The Effects of Vitamin D and Marine Omega-3 Fatty Acid Supplementation on Chronic Knee Pain in Older U.S. Adults: Results From a Randomized Trial

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Peer-Reviewed Article

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Physical Therapy


Objective: Knee pain from osteoarthritis is frequent in the adult population. Prior trials have had conflicting results concerning vitamin D's therapeutic effects on knee pain and few trials have investigated marine omega-3 fatty acids (n-3 FA). Methods: The double-blind, placebo-controlled VITamin D and OmegA-3 TriaL (VITAL) randomized 25,871 U.S. adults in a two-by-two factorial design to vitamin D and n-3 FA. We identified a subgroup with chronic knee pain prior to randomization and assessed knee pain at baseline and annually during follow-up with the Western Ontario and McMaster Universities Arthritis Index (WOMAC; 0-100, 100 worst). Repeated measures modeling tested the effect of randomized treatment on WOMAC Pain over follow-up after adjustment for age and sex. Analyses were repeated for WOMAC Function and Stiffness. Results: We included 1,398 participants who returned at least one knee pain questionnaire. Mean age was 67.7 years, 66% were female, and mean WOMAC Pain was 37 (SD 19). Mean follow-up time was 5.3 years (SD 0.7). WOMAC Pain did not differ between vitamin D or n-3 FA and placebo at any time point during follow-up. Linear time by treatment interactions were not statistically significant for either treatment (vitamin D p= 0.41, n-3 FA p= 0.77). Vitamin D and n-3 FA supplementation did not significantly affect WOMAC Function or Stiffness scores over time. Conclusion: Vitamin D and n-3 FA supplementation for a mean of 5.3 years did not reduce knee pain or improve function or stiffness in a large sample of U.S adults with chronic knee pain.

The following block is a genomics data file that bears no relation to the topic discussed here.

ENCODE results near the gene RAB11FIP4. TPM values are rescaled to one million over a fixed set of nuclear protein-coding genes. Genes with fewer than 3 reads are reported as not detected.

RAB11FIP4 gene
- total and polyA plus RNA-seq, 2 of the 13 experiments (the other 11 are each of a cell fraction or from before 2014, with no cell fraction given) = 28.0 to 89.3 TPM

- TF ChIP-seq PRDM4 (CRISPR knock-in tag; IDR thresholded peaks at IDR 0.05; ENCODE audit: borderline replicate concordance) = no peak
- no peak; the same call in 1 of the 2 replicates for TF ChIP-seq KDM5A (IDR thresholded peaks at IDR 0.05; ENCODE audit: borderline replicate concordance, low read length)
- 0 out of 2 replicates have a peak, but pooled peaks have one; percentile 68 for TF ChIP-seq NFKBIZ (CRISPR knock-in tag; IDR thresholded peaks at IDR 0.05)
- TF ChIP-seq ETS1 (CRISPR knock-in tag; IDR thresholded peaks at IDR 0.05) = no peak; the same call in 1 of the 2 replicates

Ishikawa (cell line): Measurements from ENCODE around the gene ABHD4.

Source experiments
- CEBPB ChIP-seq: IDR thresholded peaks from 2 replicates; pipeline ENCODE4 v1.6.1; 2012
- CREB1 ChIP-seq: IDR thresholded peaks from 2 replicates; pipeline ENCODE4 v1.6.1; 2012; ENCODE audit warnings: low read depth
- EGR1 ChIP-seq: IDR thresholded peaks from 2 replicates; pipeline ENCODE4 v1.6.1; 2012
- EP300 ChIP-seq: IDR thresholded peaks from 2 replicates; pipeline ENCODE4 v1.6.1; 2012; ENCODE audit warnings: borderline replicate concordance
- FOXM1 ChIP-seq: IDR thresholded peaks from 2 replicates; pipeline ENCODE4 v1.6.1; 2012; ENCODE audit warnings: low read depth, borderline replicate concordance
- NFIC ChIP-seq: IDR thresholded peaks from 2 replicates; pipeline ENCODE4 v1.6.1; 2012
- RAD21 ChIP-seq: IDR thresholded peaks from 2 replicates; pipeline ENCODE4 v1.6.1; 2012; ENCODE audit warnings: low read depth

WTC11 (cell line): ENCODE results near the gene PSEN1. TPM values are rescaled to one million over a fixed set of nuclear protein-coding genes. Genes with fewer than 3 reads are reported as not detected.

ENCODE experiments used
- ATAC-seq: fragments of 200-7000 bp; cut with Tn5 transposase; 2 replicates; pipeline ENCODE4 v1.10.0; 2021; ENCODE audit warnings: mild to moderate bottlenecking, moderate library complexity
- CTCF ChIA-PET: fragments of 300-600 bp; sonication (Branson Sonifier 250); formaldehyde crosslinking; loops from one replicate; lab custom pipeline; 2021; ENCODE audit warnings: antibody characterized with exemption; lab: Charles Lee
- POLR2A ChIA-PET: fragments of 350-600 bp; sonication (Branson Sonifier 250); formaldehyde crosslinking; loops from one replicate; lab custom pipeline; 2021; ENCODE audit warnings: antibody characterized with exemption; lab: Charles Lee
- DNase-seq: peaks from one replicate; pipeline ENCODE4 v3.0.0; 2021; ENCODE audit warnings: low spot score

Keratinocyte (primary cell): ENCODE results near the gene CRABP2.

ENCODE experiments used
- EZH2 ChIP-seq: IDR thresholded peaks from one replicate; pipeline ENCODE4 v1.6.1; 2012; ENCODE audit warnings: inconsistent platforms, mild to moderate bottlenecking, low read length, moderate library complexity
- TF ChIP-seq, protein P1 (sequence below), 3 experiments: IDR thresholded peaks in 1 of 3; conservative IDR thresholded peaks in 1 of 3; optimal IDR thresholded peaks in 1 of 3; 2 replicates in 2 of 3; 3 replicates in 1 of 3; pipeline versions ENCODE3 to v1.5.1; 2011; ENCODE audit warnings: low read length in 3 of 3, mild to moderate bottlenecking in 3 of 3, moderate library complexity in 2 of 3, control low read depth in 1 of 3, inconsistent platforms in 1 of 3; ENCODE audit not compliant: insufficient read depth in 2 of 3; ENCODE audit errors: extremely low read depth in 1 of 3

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Arthritis & Rheumatology